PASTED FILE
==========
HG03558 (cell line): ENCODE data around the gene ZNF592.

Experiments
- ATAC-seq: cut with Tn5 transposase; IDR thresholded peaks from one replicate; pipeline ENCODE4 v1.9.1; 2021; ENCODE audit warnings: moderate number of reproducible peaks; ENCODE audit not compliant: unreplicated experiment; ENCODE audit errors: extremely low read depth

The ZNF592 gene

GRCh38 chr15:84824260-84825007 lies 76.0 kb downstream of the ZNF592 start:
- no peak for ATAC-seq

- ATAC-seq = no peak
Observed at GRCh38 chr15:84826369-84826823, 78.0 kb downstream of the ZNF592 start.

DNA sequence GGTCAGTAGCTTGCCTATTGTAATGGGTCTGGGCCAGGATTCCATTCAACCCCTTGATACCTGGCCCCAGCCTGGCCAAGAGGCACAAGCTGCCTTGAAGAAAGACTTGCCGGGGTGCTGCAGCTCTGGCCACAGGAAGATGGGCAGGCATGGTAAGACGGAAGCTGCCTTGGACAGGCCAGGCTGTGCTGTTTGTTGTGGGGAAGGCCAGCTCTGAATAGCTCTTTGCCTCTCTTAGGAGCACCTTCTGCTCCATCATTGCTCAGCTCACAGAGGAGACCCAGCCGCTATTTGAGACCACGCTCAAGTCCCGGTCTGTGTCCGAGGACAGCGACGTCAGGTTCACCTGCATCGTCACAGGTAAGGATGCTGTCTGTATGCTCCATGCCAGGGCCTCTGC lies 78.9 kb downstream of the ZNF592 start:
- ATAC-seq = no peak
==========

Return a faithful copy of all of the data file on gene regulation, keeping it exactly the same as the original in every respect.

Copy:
HG03558 (cell line): ENCODE data around the gene ZNF592.

Experiments
- ATAC-seq: cut with Tn5 transposase; IDR thresholded peaks from one replicate; pipeline ENCODE4 v1.9.1; 2021; ENCODE audit warnings: moderate number of reproducible peaks; ENCODE audit not compliant: unreplicated experiment; ENCODE audit errors: extremely low read depth

The ZNF592 gene

GRCh38 chr15:84824260-84825007 lies 76.0 kb downstream of the ZNF592 start:
- no peak for ATAC-seq

- ATAC-seq = no peak
Observed at GRCh38 chr15:84826369-84826823, 78.0 kb downstream of the ZNF592 start.

DNA sequence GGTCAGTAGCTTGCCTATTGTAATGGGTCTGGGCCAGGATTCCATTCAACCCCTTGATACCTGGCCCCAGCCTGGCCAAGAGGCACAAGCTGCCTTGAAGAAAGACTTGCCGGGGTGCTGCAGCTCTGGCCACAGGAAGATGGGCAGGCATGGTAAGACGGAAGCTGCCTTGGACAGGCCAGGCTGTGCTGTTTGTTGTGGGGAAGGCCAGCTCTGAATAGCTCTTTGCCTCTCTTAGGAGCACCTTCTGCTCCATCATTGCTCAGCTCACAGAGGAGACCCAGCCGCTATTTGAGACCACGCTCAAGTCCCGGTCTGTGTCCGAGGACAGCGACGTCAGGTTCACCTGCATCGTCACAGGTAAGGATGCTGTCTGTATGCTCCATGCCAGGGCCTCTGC lies 78.9 kb downstream of the ZNF592 start:
- ATAC-seq = no peak